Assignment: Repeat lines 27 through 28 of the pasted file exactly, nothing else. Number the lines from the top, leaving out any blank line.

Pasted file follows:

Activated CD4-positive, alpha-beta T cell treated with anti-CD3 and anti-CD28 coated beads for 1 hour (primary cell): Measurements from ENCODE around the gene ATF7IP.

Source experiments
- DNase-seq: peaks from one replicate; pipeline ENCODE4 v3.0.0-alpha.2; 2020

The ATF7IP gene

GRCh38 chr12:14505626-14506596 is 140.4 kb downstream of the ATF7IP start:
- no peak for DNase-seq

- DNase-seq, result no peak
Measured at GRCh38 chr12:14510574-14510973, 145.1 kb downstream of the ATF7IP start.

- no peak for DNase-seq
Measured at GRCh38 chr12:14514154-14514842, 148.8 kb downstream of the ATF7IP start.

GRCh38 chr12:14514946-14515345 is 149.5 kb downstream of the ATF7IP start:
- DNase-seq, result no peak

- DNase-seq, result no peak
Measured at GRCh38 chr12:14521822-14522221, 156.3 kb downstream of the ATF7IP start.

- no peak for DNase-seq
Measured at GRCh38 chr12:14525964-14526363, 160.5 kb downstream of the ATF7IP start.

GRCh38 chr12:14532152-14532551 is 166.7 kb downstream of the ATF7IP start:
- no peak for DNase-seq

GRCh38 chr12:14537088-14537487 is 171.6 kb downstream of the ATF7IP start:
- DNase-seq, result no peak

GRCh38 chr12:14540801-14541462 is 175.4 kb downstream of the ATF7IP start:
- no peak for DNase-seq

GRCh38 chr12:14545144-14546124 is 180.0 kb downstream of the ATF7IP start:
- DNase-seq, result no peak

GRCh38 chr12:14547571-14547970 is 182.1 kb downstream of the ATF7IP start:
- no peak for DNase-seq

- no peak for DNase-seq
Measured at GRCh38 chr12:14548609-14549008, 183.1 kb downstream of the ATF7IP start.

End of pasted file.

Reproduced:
- no peak for DNase-seq
Measured at GRCh38 chr12:14548609-14549008, 183.1 kb downstream of the ATF7IP start.